A straight-forward answer to your question is: you should refer to section 12(2) of the Enduring Powers of Attorney Ordinance (Cap.501 of the Laws of Hong Kong), which deals with the duties of an attorney. One further hint is: once you start exercising your power as an attorney, if you always make your parents’ best interests a top priority, you probably won’t make any serious mistake.

3. Monitoring the attorney

Despite that the Enduring Powers of Attorney Ordinance (Cap.501 of the Laws of Hong Kong) has prescribed certain statutory duties and liabilities in relation to the attorney, one would certainly ask: “But who is going to monitor the attorney’s acts, as once the attorney starts exercising his/her authority, it means that the donor no longer has the mental capacity to control the attorney?  Even if the attorney abuses his/her authority, what can other people do?”

Section 11(1) of the Enduring Powers of Attorney Ordinance (Cap.501 of the Laws of Hong Kong) provides as follows:

The court may on the application of an interested party-
(a)     require the attorney under an enduring power to produce records and accounts and make an order for their auditing;
(b)     revoke an enduring power or vary an enduring power; or
(c)     if satisfied that the interests of the donor of an enduring power so require it, remove the attorney.

An attorney’s acts can therefore be monitored by an 'interested party".  While the Enduring Powers of Attorney Ordinance (Cap.501 of the Laws of Hong Kong) does not define who can be qualified as an “interested party”, it is believed that the Court will not hesitate to allow a wide interpretation in cases where a mentally incapacitated person’s interest is involved.

Once an EPA is registered with the High Court, the law also allows any person to inspect it and obtain copies of it (section 9(5)(b) of the Enduring Powers of Attorney Ordinance (Cap.501 of the Laws of Hong Kong)).  It will therefore be quite easy for any interested party to ascertain an attorney’s scope of authority under the EPA and decide whether it is necessary to make an application under section 11(1)

1. The idea of Enduring Power of Attorney sounds good.  But I am still a bit hesitant about it.  If my attorney becomes vicious after I have become mentally incapacitated, what protection do I have?

An Enduring Power of Attorney cannot guarantee that the attorney will always be a trustworthy person.  But the existing law provides that an “interested party” is entitled to raise queries on an attorney’s behaviour and can even ask the Court to remove the attorney.  Therefore, an attorney’s acts and behavior could be kept under the surveillance by a number of other persons, including other persons in your family, even though you may have already become mentally incapacitated.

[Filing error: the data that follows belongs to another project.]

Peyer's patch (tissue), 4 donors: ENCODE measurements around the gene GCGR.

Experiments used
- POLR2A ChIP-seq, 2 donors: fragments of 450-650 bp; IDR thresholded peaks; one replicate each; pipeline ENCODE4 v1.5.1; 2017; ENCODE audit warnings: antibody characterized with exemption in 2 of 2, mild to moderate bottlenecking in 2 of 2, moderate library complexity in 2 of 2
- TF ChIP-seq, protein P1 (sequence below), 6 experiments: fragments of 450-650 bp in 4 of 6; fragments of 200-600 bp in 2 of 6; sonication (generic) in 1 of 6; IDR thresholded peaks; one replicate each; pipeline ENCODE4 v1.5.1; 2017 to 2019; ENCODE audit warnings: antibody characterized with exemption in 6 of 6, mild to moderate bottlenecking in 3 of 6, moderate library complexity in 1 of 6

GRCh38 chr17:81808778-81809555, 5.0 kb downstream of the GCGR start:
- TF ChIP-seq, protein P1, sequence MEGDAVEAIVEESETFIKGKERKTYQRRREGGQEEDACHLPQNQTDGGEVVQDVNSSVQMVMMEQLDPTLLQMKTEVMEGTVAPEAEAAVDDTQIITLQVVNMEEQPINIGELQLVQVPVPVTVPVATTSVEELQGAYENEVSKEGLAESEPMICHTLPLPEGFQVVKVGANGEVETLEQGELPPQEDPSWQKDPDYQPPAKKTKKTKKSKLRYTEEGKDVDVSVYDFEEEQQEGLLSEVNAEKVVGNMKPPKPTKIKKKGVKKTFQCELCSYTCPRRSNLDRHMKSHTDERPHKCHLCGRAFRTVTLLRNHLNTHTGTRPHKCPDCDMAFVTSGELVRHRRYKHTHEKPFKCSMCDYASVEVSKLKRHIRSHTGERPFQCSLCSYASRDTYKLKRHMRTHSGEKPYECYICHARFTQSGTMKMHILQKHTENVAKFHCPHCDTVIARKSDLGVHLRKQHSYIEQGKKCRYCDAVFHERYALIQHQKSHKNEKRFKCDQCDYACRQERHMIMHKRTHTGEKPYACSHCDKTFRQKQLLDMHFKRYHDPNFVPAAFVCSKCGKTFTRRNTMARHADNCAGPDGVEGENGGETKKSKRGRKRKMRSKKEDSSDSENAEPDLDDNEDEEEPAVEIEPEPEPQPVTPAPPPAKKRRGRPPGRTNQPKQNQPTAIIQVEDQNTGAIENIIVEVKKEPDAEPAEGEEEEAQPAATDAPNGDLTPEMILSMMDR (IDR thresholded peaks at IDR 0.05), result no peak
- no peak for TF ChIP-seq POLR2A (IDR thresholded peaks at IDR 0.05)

4. The attorney’s capacity

a. An individual as the attorney

There are some basic requirements that must be met by a person intending to become an attorney. Section 6(a) of the Enduring Powers of Attorney Ordinance (Cap.501 of the Laws of Hong Kong) provides that an attorney has to be an individual who “has attained the age of 18 years and is not bankrupt or mentally incapable” at the time when he/she executes the EPA.

Some further points to note are that the attorney cannot be:

(section 5(2)(aa) of the Enduring Powers of Attorney Ordinance (Cap.501 of the Laws of Hong Kong)) 

This serves to safeguard the conflict of role between the attorney and the medical practitioner/solicitor and the possibility that the registered medical practitioner or the solicitor may exercise undue influence on the donor.

Other than the above, a donor is basically free to appoint whoever he/she likes to be his/her attorney under the EPA.

1. I am getting old and I want to execute an Enduring Power of Attorney to let my son handle my financial affairs in case I become mentally incapacitated. My son is a solicitor and my daughter-in-law is a medical doctor. So things are easy. They can witness the execution of the Enduring Power of Attorney and my son can be the attorney.

Well, in this case, things are not quite as easy as they seem to be.  The existing law provides that the attorney and the witnessing solicitor/medical practitioner (and his/her spouse) cannot be the same person.  If you want your son (who is also a solicitor) to be your attorney, then you have to find another solicitor to witness your execution of the Enduring Power of Attorney.  For the same reason, your daughter-in-law cannot be the medical practitioner who witnesses your execution of the Enduring Power of Attorney.